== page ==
Highly photoluminescent gel-like carbon dots (G-CDs) were successfully synthesized for the first time by a rapid one-step solvothermal synthesis approach with citric acid and 1,2-ethylenediamine as the precursors. Their gel-like nature was revealed by the Tyndall and coagulation effects, which were elucidated by a negative ζ potential value. The influences of temperature on the properties and sizes of these G-CDs were analyzed, and the best method for a maximum quantum yield was identified. The resulting products emitted blue photoluminescence under UV light (λ=365nm) and a gradient of color under regular light. In addition, the UV/Vis absorption and fluorescence emission spectra of the G-CDs indicated that those synthesized at 160°C exhibited the highest fluorescence quantum yield (33%). Atomic force microscopy and transmission electron microscopy measurements were performed, and a higher temperature of formation resulted in smaller G-CDs. Furthermore, band shifts in the UV/Vis and fluorescence spectra and sequential changes in the quantum yield values and ζ potentials in addition to elemental compositional changes as determined by X-ray photoelectron spectroscopy were monitored throughout the formation process of the G-CDs. As to applications, G-CDs were prepared as an invisible ink for printers, which exhibited the applicability of G-CDs in daily life and military activities.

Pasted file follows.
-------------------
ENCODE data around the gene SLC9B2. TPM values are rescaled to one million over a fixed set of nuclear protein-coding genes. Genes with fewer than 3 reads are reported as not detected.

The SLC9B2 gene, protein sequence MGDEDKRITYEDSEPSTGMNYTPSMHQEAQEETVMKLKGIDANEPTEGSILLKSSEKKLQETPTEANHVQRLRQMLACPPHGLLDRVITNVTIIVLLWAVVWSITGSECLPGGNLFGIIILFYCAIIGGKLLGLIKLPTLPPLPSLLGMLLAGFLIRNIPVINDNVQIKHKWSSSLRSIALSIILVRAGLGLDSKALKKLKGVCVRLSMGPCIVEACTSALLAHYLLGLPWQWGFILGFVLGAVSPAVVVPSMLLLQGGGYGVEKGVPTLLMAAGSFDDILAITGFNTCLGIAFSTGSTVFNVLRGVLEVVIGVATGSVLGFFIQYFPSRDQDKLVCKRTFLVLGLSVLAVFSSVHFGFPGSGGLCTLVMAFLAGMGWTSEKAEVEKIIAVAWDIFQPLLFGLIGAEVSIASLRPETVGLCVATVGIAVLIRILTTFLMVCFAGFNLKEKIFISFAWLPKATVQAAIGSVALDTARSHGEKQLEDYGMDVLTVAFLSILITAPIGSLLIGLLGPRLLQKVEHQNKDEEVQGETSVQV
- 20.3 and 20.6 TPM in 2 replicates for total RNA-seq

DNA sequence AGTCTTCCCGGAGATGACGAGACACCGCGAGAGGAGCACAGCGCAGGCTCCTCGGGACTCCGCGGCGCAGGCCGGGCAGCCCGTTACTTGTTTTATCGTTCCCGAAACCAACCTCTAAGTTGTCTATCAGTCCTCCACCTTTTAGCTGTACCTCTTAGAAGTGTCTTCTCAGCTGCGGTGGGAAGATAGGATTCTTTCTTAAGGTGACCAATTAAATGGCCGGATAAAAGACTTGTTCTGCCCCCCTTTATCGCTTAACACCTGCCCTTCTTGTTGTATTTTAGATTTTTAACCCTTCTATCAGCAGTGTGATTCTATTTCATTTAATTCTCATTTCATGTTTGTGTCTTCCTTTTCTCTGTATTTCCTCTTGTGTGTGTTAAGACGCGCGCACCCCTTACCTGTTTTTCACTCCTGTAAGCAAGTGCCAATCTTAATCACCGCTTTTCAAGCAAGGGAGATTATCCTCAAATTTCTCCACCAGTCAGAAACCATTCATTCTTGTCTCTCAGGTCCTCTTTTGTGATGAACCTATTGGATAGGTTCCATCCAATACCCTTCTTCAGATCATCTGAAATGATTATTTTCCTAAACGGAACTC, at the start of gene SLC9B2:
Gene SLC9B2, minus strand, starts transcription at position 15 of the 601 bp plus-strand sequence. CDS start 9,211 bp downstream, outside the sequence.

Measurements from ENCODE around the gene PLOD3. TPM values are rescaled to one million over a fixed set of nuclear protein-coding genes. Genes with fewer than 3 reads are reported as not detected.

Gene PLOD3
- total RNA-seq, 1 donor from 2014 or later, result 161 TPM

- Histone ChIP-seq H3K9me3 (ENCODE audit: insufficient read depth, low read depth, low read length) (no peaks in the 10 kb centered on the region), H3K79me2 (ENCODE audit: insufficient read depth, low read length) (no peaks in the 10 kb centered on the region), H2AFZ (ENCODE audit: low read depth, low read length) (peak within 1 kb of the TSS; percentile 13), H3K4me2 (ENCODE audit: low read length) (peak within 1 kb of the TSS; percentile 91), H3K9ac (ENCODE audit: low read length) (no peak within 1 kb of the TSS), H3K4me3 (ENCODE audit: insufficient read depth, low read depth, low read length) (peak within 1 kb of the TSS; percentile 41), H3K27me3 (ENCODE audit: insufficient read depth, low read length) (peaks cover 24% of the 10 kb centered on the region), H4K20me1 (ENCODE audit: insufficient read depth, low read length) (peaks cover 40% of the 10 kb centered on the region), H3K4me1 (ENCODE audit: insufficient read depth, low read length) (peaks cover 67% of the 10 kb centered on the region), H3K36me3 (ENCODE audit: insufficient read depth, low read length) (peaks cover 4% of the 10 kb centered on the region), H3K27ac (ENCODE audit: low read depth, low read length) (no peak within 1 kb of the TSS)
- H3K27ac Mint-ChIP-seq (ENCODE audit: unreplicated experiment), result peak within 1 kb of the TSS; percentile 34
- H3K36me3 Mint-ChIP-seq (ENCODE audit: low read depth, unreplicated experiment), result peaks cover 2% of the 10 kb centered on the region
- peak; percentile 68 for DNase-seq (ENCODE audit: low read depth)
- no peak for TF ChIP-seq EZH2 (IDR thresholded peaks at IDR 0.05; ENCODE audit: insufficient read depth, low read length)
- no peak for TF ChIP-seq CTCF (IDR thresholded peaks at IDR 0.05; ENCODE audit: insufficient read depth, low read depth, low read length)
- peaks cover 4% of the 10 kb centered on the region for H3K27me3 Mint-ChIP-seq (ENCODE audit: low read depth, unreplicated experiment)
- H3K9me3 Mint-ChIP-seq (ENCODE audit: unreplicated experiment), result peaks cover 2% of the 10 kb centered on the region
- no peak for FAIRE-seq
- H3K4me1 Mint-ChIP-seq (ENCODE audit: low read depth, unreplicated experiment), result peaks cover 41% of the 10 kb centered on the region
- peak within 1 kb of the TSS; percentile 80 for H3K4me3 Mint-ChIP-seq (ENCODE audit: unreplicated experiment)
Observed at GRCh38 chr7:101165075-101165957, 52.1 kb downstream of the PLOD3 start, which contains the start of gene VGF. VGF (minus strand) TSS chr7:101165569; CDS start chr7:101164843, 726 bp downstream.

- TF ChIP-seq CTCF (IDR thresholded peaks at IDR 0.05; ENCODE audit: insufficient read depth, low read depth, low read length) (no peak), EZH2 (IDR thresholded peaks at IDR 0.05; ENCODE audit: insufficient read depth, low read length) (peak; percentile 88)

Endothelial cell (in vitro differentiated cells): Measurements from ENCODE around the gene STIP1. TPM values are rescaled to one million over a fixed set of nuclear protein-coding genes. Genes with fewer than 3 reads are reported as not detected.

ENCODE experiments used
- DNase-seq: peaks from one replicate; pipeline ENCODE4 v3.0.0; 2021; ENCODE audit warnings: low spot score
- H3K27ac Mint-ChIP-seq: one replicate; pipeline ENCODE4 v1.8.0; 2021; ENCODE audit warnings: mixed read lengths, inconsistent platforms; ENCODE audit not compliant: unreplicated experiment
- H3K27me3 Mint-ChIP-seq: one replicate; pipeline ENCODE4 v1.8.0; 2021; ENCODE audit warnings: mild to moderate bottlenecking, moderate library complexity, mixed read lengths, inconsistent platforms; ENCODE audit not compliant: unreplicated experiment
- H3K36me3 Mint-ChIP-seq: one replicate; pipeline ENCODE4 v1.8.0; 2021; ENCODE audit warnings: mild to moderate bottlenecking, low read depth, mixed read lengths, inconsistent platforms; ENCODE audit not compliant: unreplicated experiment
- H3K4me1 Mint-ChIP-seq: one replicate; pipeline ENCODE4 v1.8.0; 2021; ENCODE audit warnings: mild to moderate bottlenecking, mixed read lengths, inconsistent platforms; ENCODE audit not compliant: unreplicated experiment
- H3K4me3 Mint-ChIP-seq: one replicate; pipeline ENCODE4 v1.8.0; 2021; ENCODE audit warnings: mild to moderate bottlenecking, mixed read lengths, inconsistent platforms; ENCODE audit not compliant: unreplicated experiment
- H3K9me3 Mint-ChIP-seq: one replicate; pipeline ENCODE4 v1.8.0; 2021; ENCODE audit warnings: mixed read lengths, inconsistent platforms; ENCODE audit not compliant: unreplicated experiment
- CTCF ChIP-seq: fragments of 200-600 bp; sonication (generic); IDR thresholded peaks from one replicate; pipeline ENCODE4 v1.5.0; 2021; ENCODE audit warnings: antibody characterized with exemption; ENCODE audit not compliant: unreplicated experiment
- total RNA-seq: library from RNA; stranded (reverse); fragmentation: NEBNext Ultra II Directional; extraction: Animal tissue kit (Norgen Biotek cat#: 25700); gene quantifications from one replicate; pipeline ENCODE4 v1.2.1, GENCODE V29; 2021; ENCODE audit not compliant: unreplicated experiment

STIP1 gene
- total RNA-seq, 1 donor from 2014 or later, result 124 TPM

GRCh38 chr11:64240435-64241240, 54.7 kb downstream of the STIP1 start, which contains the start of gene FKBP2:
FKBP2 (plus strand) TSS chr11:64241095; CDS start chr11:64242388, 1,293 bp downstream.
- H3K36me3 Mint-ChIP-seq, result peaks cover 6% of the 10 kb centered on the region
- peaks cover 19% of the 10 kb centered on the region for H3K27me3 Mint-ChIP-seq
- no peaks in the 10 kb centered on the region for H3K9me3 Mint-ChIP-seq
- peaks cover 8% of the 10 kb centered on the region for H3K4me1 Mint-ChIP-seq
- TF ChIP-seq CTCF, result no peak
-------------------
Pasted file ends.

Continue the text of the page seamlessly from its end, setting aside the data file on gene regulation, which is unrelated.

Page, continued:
- Carbon dots
- Invisible inks
- Quantum dots
ASJC Scopus subject areas
- Atomic and Molecular Physics, and Optics
- Physical and Theoretical Chemistry